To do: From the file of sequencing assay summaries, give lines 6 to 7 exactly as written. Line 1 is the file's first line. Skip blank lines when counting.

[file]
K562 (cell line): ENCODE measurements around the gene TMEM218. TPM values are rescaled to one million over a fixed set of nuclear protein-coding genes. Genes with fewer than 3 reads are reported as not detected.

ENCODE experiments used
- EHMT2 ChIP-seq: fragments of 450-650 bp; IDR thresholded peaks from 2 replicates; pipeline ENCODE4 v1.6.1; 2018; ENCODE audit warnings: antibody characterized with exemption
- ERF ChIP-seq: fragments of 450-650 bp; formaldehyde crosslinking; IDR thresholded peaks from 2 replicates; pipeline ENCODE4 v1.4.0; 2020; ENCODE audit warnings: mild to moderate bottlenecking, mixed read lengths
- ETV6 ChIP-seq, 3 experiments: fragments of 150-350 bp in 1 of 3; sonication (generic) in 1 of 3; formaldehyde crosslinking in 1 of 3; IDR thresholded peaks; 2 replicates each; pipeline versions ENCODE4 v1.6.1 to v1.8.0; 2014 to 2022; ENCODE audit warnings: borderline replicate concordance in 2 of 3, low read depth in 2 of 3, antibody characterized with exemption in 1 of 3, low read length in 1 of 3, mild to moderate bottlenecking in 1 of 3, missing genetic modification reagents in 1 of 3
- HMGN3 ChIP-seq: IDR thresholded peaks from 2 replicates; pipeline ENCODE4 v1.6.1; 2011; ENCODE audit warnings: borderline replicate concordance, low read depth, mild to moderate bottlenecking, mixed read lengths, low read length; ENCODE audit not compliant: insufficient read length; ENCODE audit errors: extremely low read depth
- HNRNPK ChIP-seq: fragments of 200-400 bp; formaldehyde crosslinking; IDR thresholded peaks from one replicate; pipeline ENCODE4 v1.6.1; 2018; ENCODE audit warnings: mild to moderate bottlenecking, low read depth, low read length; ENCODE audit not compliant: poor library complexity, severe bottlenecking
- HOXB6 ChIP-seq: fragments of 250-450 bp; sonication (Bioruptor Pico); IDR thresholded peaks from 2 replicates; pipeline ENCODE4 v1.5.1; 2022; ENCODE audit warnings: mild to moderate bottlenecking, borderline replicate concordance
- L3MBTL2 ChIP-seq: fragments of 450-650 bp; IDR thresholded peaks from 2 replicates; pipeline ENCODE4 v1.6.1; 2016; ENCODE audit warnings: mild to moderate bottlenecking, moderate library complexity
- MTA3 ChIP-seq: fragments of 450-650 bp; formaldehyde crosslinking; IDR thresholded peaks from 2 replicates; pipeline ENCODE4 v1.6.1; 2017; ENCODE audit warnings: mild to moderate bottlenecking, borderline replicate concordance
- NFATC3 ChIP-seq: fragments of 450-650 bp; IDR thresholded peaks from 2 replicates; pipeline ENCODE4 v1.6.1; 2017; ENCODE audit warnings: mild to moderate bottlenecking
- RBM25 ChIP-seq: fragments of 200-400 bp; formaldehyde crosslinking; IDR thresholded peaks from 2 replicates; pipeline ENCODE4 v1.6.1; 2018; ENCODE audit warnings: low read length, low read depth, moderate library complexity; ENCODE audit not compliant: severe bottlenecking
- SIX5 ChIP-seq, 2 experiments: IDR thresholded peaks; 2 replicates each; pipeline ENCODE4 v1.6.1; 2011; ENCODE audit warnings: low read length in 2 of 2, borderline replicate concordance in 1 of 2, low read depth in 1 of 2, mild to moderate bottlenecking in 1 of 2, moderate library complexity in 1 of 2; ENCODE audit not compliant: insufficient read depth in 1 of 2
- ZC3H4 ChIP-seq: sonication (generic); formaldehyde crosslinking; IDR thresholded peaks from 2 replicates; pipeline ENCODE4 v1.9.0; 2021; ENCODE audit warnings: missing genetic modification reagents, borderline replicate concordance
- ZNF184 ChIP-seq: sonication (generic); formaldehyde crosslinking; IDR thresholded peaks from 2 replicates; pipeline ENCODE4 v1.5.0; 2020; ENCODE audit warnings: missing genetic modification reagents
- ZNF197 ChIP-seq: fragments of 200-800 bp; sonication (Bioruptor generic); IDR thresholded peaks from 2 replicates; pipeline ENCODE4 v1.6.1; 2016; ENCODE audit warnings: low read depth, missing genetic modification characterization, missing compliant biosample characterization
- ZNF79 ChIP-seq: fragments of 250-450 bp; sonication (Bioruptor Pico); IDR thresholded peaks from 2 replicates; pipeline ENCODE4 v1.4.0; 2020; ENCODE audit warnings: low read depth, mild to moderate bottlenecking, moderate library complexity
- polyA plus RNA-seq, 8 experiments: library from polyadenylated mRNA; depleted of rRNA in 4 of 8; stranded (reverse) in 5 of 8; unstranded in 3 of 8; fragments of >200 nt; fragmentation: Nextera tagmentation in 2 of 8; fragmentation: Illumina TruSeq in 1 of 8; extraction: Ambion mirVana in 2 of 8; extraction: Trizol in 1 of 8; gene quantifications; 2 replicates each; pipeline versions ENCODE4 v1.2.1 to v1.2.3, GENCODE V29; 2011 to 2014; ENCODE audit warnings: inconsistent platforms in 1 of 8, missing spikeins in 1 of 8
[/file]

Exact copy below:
- HMGN3 ChIP-seq: IDR thresholded peaks from 2 replicates; pipeline ENCODE4 v1.6.1; 2011; ENCODE audit warnings: borderline replicate concordance, low read depth, mild to moderate bottlenecking, mixed read lengths, low read length; ENCODE audit not compliant: insufficient read length; ENCODE audit errors: extremely low read depth
- HNRNPK ChIP-seq: fragments of 200-400 bp; formaldehyde crosslinking; IDR thresholded peaks from one replicate; pipeline ENCODE4 v1.6.1; 2018; ENCODE audit warnings: mild to moderate bottlenecking, low read depth, low read length; ENCODE audit not compliant: poor library complexity, severe bottlenecking